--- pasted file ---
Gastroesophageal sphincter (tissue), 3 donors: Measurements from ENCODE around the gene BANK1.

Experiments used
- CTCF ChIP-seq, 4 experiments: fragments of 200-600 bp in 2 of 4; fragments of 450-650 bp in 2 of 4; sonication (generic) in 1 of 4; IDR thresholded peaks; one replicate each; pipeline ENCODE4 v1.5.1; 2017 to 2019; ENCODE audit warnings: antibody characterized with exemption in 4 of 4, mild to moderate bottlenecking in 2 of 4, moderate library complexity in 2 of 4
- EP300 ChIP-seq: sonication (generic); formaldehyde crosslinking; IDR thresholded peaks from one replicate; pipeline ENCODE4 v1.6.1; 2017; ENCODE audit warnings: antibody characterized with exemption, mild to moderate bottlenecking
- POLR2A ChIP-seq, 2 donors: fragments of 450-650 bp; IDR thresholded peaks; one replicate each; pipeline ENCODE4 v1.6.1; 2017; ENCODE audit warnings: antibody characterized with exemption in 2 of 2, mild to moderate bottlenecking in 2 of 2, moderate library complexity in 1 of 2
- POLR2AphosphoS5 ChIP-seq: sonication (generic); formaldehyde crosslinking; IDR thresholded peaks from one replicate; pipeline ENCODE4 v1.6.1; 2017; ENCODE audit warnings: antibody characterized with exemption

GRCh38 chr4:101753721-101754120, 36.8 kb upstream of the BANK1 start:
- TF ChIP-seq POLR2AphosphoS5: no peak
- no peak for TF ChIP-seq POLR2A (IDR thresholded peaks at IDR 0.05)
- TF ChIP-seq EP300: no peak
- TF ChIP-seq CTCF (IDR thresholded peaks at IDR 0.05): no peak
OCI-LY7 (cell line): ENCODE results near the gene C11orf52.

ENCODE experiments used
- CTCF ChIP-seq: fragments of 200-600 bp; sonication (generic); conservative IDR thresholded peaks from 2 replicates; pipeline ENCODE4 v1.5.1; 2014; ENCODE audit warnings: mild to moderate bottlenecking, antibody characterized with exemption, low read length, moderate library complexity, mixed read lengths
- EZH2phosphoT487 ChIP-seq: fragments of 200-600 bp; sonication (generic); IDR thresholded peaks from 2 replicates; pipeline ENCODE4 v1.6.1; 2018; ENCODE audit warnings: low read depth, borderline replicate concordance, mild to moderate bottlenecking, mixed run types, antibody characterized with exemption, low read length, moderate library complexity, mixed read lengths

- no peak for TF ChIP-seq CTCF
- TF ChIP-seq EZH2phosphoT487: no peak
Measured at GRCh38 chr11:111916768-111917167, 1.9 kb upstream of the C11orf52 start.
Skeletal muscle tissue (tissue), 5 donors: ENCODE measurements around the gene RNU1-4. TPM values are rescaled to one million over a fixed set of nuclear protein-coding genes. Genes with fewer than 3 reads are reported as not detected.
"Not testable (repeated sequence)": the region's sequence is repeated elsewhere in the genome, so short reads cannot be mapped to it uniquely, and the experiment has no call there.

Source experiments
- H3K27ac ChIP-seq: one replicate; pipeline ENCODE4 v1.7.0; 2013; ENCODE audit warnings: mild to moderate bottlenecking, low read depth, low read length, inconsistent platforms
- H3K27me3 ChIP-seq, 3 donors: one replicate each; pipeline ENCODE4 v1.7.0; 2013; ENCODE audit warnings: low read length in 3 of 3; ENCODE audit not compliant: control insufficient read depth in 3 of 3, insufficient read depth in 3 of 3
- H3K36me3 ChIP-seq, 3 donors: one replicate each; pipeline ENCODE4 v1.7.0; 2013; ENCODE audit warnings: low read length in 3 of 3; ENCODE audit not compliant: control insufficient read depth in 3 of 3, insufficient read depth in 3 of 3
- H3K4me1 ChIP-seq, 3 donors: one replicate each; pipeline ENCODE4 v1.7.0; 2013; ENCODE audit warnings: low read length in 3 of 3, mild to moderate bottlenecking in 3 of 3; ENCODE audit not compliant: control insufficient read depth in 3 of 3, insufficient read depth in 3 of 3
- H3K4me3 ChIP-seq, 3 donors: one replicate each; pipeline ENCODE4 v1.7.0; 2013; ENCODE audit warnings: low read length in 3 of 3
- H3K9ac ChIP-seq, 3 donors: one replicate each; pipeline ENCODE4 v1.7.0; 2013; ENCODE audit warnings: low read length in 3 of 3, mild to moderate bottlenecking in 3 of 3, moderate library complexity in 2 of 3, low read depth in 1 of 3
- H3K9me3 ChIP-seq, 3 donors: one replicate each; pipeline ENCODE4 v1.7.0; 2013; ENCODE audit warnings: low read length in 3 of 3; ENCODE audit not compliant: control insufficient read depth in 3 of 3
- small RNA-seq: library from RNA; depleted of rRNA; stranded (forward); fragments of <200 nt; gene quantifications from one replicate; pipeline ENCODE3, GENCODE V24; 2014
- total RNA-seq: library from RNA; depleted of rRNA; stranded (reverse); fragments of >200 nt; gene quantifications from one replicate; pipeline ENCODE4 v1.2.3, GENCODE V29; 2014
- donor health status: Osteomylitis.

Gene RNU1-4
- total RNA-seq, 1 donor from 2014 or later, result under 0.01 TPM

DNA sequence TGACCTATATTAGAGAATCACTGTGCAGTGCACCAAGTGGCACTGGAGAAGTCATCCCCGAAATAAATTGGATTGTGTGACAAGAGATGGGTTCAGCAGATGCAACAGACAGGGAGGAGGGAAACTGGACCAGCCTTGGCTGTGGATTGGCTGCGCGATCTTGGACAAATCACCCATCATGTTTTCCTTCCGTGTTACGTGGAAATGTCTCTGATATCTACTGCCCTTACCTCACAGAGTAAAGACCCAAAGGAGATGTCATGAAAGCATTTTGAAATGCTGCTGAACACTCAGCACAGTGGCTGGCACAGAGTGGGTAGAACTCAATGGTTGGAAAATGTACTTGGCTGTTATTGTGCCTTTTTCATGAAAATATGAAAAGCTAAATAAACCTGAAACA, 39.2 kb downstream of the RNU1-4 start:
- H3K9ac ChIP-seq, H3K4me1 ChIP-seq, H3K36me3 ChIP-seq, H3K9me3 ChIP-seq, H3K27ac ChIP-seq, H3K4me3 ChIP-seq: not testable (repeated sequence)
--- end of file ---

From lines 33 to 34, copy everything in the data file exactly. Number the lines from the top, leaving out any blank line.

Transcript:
- total RNA-seq, 1 donor from 2014 or later, result under 0.01 TPM

DNA sequence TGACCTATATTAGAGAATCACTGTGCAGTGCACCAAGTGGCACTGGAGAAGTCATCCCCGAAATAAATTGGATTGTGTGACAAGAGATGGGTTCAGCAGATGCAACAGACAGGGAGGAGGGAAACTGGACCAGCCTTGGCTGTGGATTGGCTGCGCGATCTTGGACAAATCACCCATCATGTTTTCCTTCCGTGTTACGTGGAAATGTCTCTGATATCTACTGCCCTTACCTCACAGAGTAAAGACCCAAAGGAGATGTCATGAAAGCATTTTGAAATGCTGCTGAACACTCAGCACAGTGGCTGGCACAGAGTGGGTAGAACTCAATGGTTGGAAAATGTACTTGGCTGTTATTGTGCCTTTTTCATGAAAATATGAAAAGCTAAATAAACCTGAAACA, 39.2 kb downstream of the RNU1-4 start: